Portfolio 2: Agricultural and environmental technologies

Agricultural and environmental technologies are two application areas for the Challenge, given their importance to New Zealand’s economy. 

There is significant potential for economic growth, since there is already a thriving agritech manufacturing sector with useful market share in some key export markets. 

There are also local businesses of scale in agritech, with a deep knowledge of export customers’ requirements and market trends, to commercialise the technologies developed in the Challenge.  


Portfolio 2 Spearhead projects:

Inverting electromagnetics – a new way to measure groundwater flow

This project aims to solve the problem of determining the spatially-averaged velocity of shallow groundwater, which is a vector for contaminants. The research aims to culminate in a sensor system marketable to global regulators, farmers, and consultants.

The research focuses on developing and promoting New Zealand’s capacity to use physical and engineering resources to conduct research, generate export revenue via New Zealand’s high-tech manufacturing sector, and benefit New Zealand-based regulators and farmers by enabling informed decision-making, land management and environmental foot printing. 

Outcomes will particularly benefit Māori managing water quality and where mahinga kai is threatened by waterway contamination.

Sensing technologies developed in the SfTI Challenge will provide New Zealand with a step up in its ability to use electromagnetic sensing in harsh, inaccessible environments, and provide locally-based manufacturers with new high-tech export products. 

The research involves science questions at the forefront of several disciplines:

  • the sensing concept requires precise manipulation of large-scale magnetic fields. The research will explore methods to control magnetic flux density over a large spatial extent.
  • it will explore methodologies to detect the miniscule Faraday signals received at ground electrodes in the presence of substantial interfering signals.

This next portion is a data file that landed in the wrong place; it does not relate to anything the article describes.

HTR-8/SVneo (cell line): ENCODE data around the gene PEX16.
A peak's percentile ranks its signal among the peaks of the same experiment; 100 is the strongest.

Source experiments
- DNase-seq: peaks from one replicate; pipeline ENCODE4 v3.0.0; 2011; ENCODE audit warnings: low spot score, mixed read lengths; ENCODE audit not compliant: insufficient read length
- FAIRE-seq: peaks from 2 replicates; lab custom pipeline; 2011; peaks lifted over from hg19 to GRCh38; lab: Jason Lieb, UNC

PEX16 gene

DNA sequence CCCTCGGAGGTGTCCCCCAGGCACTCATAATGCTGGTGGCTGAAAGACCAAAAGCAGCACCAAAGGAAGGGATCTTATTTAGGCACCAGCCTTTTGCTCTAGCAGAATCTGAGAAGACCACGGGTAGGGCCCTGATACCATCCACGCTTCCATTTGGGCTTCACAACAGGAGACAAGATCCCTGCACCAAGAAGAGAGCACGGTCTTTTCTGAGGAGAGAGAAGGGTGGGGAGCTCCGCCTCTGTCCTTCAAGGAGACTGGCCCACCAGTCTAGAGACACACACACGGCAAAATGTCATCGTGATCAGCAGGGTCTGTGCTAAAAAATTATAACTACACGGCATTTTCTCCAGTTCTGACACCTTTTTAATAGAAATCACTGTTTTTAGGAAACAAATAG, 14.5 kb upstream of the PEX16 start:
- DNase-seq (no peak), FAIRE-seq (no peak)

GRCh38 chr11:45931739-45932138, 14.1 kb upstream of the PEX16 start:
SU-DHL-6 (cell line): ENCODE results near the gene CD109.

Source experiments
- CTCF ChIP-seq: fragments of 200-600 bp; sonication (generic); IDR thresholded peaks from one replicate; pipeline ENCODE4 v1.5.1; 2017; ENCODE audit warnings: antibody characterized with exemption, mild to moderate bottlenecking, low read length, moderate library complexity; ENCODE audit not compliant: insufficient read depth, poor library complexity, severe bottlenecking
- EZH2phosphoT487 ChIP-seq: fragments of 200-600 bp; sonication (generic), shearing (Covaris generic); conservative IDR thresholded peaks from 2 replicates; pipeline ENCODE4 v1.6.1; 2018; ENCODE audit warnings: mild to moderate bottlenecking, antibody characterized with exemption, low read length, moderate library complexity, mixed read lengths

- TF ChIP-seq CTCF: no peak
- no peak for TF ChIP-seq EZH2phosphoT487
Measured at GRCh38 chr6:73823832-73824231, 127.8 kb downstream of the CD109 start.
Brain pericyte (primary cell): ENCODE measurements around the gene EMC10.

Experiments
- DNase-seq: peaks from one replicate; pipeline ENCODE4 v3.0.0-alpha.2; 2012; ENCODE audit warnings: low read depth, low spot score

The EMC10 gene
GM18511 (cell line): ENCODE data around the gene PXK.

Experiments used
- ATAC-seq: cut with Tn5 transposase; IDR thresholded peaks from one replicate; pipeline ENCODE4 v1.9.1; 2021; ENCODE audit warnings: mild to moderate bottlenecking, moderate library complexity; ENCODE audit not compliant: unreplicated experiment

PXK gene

• due to non-uniform groundwater velocity sensitivity distribution, the magnetic flux will be characterised over 3-dimensional space; the research will formulate methods for profile sensing of potential difference and solving the poorly-posed inverse problem to extract groundwater velocity profiles.
  • supporting data and methods for visualisation will be explored to determine how best to convey the flow and inter-relationships with other data layers to water quality managers and other interest groups.


The team

  • Portfolio 2 leader – Professor Ian Woodhead
    • Lincoln University – Chief Scientist and Lincoln Agritech Technology Group Manager.
  • Professor Bob Buckley
    • Robinson Institute, Victoria University of Wellington - magnetics.
  • Dr John Kennedy
    • GNS - nano sensors, sensing magnetic field strength.
  • Dr Ian Platt
    • Lincoln Agritech - modelling, signal processing/ noise reduction.
  • Dr Mike Hayes
    • University of Canterbury - measurement, signal processing
  • Professor Colin Fox
    • University of Otago - modelling, inverse problems.
  • Mr Maui Hudson
    • University of Waikato - data-to-information, incorporating/delivering to Māori.


Precision farming technologies for aquaculture

This project aims to develop innovative technologies essential to maintain and enhance New Zealand’s position as a global leader in the production of sustainable aquaculture products.